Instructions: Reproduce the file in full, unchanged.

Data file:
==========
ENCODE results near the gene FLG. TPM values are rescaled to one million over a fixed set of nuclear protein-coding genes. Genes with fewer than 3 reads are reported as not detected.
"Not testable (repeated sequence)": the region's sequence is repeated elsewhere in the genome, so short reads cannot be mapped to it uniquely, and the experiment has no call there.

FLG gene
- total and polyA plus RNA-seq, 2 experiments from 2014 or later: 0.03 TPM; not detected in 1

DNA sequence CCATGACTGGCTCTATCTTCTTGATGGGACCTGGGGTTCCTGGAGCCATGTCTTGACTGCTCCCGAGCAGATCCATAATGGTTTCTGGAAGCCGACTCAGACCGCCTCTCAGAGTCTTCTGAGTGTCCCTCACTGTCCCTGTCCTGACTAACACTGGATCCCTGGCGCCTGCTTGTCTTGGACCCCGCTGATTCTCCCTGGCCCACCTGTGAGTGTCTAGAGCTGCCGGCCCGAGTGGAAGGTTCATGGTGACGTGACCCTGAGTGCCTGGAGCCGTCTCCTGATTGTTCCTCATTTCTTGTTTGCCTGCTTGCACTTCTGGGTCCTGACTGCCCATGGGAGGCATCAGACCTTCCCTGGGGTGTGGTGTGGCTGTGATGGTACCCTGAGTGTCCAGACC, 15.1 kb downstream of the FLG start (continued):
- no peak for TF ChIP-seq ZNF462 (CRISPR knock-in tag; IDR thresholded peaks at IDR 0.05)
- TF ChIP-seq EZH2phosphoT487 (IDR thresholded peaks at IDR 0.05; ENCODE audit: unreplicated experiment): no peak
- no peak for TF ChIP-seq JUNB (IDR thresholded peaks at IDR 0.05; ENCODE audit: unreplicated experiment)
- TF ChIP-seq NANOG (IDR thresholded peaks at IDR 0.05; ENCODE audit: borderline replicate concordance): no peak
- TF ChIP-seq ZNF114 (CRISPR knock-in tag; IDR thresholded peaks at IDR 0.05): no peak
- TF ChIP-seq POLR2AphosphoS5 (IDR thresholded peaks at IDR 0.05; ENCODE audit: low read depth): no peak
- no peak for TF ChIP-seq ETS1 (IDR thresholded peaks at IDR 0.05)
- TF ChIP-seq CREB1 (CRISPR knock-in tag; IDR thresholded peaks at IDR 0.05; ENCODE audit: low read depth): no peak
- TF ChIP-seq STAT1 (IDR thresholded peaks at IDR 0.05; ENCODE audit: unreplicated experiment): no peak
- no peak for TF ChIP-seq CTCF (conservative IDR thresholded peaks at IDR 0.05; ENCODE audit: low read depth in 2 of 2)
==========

ENCODE results near the gene FLG. TPM values are rescaled to one million over a fixed set of nuclear protein-coding genes. Genes with fewer than 3 reads are reported as not detected.
"Not testable (repeated sequence)": the region's sequence is repeated elsewhere in the genome, so short reads cannot be mapped to it uniquely, and the experiment has no call there.

FLG gene
- total and polyA plus RNA-seq, 2 experiments from 2014 or later: 0.03 TPM; not detected in 1

DNA sequence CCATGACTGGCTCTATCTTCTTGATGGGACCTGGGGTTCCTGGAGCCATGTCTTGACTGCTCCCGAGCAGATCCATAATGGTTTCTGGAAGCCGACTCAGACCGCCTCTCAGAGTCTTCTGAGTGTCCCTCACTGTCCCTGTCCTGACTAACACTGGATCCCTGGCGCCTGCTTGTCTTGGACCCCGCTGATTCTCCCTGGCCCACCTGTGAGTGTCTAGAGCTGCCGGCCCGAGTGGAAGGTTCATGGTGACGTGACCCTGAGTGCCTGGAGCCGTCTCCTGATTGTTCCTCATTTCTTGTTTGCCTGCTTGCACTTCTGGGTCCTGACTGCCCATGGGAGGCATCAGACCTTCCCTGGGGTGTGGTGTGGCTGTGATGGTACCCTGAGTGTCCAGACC, 15.1 kb downstream of the FLG start (continued):
- no peak for TF ChIP-seq ZNF462 (CRISPR knock-in tag; IDR thresholded peaks at IDR 0.05)
- TF ChIP-seq EZH2phosphoT487 (IDR thresholded peaks at IDR 0.05; ENCODE audit: unreplicated experiment): no peak
- no peak for TF ChIP-seq JUNB (IDR thresholded peaks at IDR 0.05; ENCODE audit: unreplicated experiment)
- TF ChIP-seq NANOG (IDR thresholded peaks at IDR 0.05; ENCODE audit: borderline replicate concordance): no peak
- TF ChIP-seq ZNF114 (CRISPR knock-in tag; IDR thresholded peaks at IDR 0.05): no peak
- TF ChIP-seq POLR2AphosphoS5 (IDR thresholded peaks at IDR 0.05; ENCODE audit: low read depth): no peak
- no peak for TF ChIP-seq ETS1 (IDR thresholded peaks at IDR 0.05)
- TF ChIP-seq CREB1 (CRISPR knock-in tag; IDR thresholded peaks at IDR 0.05; ENCODE audit: low read depth): no peak
- TF ChIP-seq STAT1 (IDR thresholded peaks at IDR 0.05; ENCODE audit: unreplicated experiment): no peak
- no peak for TF ChIP-seq CTCF (conservative IDR thresholded peaks at IDR 0.05; ENCODE audit: low read depth in 2 of 2)